Appearance Control Panel Application
The Appearance control panel application combines the features of the old Desktop Pictures control panel with the new Mac OS 8.5 themes capability. Although Apple has not released any alternative themes, three that were once intended for public release are floating around in a state of questionable legality. Collections of desktop patterns and pictures are provided with the system software, and many third-party sources are available. Many third-party Mac OS 8.5 sound sets are also available. All of these features can be controlled from AppleScript. Basically, every feature of the Apperance control panel is represented as a property of class application, class theme or class monitor. Themes can be switched on the fly using AppleScript. You can also perform many other tasks relating to the appearance of your desktop, such as removing a desktop picture from a secondary monitor using this simple script.
tell application "Appearance" if monitor 2 exists then set picture file of monitor 2 to no picture end if end tell
Note that the Appearance control panel implements a straightforward method for determining how many monitors are attached to a given system.
In early beta releases of Mac OS 8.5, the Options tab of the Appearance control panel allowed users to control the placement of scroll bar arrows in windows independently of the setting of proportional thumbs or scroll boxes, and also to place double arrows at both ends of scroll bars. When Mac OS 8.5 was released, some of this flexibility was removed. The terminology resource was also revised to eliminate these features from the public AppleScript interface. However, the code was left in the control panel, and raw Apple events can be sent to it to set these features. The following script places double arrows at both ends of scroll bars (the double chevrons are generated by typing option-backslash and shift-option-backslash):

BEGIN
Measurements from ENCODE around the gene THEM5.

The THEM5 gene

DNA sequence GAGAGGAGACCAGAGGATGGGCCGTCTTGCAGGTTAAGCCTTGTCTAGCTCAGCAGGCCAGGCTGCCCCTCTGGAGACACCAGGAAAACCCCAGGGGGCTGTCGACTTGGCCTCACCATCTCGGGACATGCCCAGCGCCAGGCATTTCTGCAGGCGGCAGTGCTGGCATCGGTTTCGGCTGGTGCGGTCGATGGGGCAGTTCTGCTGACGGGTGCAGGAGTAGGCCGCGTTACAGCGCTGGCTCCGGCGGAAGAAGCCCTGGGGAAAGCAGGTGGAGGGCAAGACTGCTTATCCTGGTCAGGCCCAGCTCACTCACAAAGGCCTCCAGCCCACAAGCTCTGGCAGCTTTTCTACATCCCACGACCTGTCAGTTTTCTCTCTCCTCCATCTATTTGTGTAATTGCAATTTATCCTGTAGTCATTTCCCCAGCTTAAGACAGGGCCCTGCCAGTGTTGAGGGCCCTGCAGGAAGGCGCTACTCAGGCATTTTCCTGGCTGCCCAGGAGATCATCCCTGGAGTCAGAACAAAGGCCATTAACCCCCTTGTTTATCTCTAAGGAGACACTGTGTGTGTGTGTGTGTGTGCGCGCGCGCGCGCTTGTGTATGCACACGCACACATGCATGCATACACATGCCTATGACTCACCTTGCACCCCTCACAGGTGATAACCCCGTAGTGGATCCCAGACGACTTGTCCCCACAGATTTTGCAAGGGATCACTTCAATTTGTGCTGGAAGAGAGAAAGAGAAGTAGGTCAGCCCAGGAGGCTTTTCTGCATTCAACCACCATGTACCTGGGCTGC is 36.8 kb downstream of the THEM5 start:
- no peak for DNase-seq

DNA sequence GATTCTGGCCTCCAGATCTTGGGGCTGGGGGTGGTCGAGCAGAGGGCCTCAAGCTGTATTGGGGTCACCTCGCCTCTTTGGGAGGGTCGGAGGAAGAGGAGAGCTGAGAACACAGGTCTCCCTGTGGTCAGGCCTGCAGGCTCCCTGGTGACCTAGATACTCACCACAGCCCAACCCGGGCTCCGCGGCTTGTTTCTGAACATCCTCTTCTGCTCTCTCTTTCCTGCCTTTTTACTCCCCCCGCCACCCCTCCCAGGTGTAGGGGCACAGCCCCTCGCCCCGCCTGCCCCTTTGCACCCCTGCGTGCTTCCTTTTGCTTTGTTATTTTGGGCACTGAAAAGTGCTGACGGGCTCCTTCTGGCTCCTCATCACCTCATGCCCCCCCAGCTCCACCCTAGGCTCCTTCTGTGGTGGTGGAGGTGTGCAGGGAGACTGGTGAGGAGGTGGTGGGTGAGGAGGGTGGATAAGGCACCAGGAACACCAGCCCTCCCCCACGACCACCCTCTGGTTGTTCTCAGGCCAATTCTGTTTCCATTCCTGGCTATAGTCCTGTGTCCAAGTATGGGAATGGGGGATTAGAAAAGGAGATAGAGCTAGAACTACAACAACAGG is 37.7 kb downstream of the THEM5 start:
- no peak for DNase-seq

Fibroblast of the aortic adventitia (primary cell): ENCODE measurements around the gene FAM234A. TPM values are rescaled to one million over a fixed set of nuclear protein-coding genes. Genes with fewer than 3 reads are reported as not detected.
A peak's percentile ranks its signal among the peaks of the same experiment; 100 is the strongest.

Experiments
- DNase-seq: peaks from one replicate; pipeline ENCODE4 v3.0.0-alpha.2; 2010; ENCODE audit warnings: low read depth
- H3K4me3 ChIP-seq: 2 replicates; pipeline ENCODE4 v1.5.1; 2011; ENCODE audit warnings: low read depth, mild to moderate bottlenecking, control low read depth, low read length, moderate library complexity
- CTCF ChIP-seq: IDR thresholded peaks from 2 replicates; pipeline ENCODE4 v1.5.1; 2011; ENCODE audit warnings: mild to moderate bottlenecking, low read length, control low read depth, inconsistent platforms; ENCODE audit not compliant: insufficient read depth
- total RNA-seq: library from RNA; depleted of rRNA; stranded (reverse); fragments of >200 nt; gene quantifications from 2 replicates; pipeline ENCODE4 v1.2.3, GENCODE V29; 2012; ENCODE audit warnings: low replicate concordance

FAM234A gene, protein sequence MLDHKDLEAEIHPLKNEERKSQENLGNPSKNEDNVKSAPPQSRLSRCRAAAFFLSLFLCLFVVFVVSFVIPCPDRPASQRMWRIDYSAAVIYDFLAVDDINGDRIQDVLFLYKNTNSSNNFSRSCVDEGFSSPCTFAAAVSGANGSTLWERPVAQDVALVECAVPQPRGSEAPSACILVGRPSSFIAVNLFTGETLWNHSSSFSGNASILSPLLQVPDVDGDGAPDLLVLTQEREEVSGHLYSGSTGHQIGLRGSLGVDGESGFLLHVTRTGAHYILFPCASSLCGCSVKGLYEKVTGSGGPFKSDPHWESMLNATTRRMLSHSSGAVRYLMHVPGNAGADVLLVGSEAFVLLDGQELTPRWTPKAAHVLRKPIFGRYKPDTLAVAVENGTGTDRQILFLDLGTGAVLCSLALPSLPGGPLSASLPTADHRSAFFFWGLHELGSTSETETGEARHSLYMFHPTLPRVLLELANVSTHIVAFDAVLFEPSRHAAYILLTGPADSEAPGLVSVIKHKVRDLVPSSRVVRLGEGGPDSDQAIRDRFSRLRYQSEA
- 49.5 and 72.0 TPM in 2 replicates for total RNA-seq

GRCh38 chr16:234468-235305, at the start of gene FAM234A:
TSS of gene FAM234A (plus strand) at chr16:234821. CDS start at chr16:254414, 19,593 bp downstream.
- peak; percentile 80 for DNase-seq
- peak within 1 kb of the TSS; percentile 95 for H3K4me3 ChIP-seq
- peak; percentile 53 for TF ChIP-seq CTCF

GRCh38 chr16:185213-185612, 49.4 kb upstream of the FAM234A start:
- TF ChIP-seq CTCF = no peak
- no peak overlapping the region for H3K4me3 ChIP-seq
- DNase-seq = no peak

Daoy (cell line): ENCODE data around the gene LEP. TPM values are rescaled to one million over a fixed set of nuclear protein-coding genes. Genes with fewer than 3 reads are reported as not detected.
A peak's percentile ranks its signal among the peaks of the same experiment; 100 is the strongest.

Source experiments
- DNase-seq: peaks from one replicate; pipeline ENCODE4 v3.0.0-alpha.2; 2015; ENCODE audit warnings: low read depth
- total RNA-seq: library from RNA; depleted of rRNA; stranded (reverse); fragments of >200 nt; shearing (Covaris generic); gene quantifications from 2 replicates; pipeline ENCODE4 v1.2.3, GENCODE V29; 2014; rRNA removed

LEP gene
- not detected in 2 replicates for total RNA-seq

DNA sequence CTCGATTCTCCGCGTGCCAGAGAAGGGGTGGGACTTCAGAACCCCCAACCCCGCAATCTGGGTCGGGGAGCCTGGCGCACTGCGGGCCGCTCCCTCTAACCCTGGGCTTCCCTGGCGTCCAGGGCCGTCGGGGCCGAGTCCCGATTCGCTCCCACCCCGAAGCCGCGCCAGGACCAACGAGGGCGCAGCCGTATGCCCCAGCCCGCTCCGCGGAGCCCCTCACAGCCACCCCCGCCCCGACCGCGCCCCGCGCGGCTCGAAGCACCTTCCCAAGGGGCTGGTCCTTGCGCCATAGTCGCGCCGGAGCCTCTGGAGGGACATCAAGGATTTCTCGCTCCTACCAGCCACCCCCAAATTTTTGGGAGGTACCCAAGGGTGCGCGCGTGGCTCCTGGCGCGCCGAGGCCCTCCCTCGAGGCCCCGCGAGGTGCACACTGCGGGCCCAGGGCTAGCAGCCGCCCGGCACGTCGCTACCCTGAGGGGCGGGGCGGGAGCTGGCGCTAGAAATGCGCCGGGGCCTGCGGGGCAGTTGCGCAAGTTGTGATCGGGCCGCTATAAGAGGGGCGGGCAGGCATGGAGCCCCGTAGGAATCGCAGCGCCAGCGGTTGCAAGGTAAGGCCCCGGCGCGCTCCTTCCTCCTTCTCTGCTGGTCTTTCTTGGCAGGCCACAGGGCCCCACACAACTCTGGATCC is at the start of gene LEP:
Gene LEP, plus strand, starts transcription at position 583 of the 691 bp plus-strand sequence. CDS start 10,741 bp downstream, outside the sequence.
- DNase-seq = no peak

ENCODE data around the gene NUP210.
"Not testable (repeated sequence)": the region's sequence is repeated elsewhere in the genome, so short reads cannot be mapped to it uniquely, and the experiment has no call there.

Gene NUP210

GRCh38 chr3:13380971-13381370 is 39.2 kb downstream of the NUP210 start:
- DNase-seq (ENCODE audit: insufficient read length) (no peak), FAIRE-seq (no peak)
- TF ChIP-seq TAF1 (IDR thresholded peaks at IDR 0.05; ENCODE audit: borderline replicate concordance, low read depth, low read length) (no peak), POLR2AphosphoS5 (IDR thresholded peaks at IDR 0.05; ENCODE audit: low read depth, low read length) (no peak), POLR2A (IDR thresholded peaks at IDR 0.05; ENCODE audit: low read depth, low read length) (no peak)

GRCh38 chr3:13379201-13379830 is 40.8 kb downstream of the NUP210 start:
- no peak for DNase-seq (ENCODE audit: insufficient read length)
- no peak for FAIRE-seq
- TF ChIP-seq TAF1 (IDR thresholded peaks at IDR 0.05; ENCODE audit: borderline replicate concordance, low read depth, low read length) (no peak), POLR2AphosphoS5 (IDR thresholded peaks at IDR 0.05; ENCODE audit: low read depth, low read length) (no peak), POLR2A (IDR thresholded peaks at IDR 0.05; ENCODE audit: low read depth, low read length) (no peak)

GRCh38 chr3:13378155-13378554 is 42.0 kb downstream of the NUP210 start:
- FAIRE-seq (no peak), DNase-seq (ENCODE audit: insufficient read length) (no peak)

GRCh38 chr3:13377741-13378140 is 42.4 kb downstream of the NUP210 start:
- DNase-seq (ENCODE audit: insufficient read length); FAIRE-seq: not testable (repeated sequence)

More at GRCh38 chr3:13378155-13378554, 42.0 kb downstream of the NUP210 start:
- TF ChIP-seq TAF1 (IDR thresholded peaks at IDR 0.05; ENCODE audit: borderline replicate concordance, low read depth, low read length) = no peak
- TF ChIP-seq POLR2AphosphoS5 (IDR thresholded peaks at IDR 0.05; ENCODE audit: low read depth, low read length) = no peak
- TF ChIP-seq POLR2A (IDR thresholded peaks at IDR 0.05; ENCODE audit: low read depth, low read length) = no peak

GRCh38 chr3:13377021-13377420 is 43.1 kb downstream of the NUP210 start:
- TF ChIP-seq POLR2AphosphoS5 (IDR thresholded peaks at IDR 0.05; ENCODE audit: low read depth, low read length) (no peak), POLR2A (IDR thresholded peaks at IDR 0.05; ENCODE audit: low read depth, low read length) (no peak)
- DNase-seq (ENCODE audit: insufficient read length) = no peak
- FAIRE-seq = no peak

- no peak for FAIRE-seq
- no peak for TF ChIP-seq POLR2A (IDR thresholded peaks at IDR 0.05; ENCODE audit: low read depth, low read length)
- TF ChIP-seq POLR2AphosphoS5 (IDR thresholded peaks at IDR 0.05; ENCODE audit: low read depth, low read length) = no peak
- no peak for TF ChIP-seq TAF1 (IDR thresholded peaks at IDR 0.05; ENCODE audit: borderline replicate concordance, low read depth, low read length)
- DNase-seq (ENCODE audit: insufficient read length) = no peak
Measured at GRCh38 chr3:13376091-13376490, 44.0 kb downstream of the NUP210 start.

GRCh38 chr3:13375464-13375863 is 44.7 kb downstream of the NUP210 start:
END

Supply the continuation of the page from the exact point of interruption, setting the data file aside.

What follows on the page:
tell application "Appearance" set scroll bar arrow style to «constant ****dubl» end tell
Many enterprising scripters and programmers have released utilities that use this hidden capability to provide a simple desktop interface that restores the Appearance control panel’s original flexibility. Mitch Crane’s DubDub Scrollbars is an example.
The Mattman has explained the technique in detail: Instead of using the official syntax of:
tell application "Appearance" set scroll bar arrow style to both at one end -- or use 'single' end tell
Use this instead:
tell application "Appearance" set scroll bar arrow style to dubl end tell
NOTE the quotes. The three possible values are:
dubl – both arrows at both ends
sngl – normal; one arrow at each end
next – both at bottom/right.
These settings are also preserved when you save your Theme. Others have noted that «constant sarrdubl» is apparently the raw code for double arrows. 10/10/99
Kaleidoscope, a shareware product by Gregory D. Landweber, is not scriptable, but many Mac users know and love it as a powerful alternative to Apple’s Appearance control panel. Its penetration of the Macintosh consciousness is so pervasive that even Apple recognizes its influence. Apple’s AppleScript site contains some sample Kaleidoscope scripts for changing Kaleidoscope schemes (analogous to Appearance themes) using the Finder. Just to make them more interesting, they are cast as folder action scripts.